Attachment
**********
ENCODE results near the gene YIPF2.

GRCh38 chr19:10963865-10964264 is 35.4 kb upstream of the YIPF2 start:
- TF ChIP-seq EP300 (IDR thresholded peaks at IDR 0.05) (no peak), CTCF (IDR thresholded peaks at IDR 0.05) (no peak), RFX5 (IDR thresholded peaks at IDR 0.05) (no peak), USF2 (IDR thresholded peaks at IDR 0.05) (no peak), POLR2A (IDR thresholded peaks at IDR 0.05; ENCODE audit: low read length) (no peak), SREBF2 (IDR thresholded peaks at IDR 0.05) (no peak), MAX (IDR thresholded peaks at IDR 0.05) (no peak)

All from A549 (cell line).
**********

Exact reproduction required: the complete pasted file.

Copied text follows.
ENCODE results near the gene YIPF2.

GRCh38 chr19:10963865-10964264 is 35.4 kb upstream of the YIPF2 start:
- TF ChIP-seq EP300 (IDR thresholded peaks at IDR 0.05) (no peak), CTCF (IDR thresholded peaks at IDR 0.05) (no peak), RFX5 (IDR thresholded peaks at IDR 0.05) (no peak), USF2 (IDR thresholded peaks at IDR 0.05) (no peak), POLR2A (IDR thresholded peaks at IDR 0.05; ENCODE audit: low read length) (no peak), SREBF2 (IDR thresholded peaks at IDR 0.05) (no peak), MAX (IDR thresholded peaks at IDR 0.05) (no peak)

All from A549 (cell line).